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Tuesday, May 3, 2016

A new moon on Makemake's orbit was discovered by Hubble telescope

Pluto, the former planet in our solar system known to have several 'brothers' are incorporated in the dwarf planet club. One of the dwarf planets named 'Makemake' which was found in 2005, that became one of the causes that make Pluto excluded from the list of planets in our solar system.

As if not to be outdone by her sister Pluto, Makemake which has a diameter of no more than 1,400 kilometers recently known to have its own moon. The Moon was discovered by researchers at the Hubble Space Telescope. They say, the planet has a moon with the orbit is about 21,000 kilometers.
An undated photo provided by NASA and made by NASA’s Hubble Space Telescope shows a small, dark moon orbiting Makemake, the second brightest icy dwarf planet after Pluto in the Kuiper Belt. This is the first discovery of a companion object to Makemake. The moon, provisionally designated S/2015 (136472) 1 and nicknamed MK 2, is more than 1,300 times fainter than Makemake. (Picture from: http://adf.ly/1ZuFPQ)
This new moon given the name of the 'S/2015 (136472) 1' or so-called 'MK2,' discovered on last April by the same scientists who discovered Eris and Makemake 10 years ago. As quoted by the Washington Post on Thursday, April 28, 2016, the search was quite difficult because of the Makemake's sparkle was so bright, considering it was the second most brightest planet after Pluto.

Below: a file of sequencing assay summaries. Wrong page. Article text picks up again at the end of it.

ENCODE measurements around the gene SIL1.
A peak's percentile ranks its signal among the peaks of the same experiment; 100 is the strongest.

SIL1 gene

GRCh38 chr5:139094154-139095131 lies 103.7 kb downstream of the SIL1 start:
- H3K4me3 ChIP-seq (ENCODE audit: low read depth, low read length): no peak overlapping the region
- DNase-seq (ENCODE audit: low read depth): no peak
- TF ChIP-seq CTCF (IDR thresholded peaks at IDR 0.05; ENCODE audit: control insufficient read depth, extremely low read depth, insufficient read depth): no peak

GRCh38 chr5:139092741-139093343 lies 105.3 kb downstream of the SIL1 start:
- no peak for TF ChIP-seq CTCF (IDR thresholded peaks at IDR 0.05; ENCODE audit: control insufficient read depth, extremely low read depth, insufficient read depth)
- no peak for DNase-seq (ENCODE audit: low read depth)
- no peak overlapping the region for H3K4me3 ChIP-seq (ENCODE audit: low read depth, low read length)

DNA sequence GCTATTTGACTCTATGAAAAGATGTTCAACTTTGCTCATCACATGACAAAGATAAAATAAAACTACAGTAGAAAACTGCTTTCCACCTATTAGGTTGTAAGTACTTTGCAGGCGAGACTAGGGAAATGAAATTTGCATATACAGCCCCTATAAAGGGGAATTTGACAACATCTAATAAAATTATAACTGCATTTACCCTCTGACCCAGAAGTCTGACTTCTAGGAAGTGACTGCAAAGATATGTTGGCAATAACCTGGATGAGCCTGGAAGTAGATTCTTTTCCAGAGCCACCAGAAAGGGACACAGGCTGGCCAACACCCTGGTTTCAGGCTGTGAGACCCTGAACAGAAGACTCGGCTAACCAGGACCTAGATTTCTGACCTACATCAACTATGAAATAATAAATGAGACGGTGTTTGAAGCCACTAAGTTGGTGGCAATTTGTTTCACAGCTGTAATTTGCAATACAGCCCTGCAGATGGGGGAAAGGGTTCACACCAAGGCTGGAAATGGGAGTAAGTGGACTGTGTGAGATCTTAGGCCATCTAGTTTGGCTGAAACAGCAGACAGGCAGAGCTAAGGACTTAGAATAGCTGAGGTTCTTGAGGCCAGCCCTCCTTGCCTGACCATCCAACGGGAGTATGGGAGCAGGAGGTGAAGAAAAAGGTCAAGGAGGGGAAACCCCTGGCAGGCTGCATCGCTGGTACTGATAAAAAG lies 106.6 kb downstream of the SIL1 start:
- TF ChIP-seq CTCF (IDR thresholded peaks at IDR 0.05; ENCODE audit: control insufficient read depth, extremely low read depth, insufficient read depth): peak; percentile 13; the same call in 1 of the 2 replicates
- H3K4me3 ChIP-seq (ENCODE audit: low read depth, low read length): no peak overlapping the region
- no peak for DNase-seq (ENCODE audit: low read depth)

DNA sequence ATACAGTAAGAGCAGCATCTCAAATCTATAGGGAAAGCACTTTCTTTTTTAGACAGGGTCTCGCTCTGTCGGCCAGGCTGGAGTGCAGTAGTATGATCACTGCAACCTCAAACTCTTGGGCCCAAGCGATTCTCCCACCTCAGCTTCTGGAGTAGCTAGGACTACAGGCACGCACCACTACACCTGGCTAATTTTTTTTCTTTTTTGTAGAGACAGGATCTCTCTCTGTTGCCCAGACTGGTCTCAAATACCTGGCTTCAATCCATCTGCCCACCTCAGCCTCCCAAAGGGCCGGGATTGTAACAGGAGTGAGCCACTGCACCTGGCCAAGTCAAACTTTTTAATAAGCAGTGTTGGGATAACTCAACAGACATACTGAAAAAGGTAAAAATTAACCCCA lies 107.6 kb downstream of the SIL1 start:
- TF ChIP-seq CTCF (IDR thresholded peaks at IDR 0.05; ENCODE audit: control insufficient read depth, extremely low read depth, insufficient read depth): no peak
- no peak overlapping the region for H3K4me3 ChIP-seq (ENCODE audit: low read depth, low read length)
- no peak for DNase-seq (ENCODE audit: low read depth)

NASA's Hubble Space Telescope
 (Picture from: http://imagine-hawaii.com/)
Although the age of Hubble telescope is quite old, yet the sophisticated telescope that is launched into the outer space 26 years ago, was still able to capture the existence of MK2 moon in between the sparkle of Makemake.

The MK2 moon is believed to have a diameter of 160 kilometers and charcoal black. The color is allegedly due to so small it lacks the gravitational power necessary to hold onto a bright, icy crust. It has also been experienced by many comets and another celestial objects in the Kuiper Belt.

The discovery of the MK2 moon will support and more convincing the relationship between Pluto and other dwarf planets thus more appropriate for her to join them. And the presence of MK2 also provide more information for the astronomers as additional material in studying the Makemake.

By observing the MK2 moon as Makemake's satellite, will also provide information for scientists on the gravity relationship between two celestial objects that ease to calculate the mass of the planet. *** [EKA | FROM VARIOUS SOURCES | WASHINGTON POST]
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